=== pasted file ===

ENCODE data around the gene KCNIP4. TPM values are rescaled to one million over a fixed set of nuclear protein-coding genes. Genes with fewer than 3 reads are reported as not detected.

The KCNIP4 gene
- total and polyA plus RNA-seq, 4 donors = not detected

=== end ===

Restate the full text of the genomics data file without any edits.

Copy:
ENCODE data around the gene KCNIP4. TPM values are rescaled to one million over a fixed set of nuclear protein-coding genes. Genes with fewer than 3 reads are reported as not detected.

The KCNIP4 gene
- total and polyA plus RNA-seq, 4 donors = not detected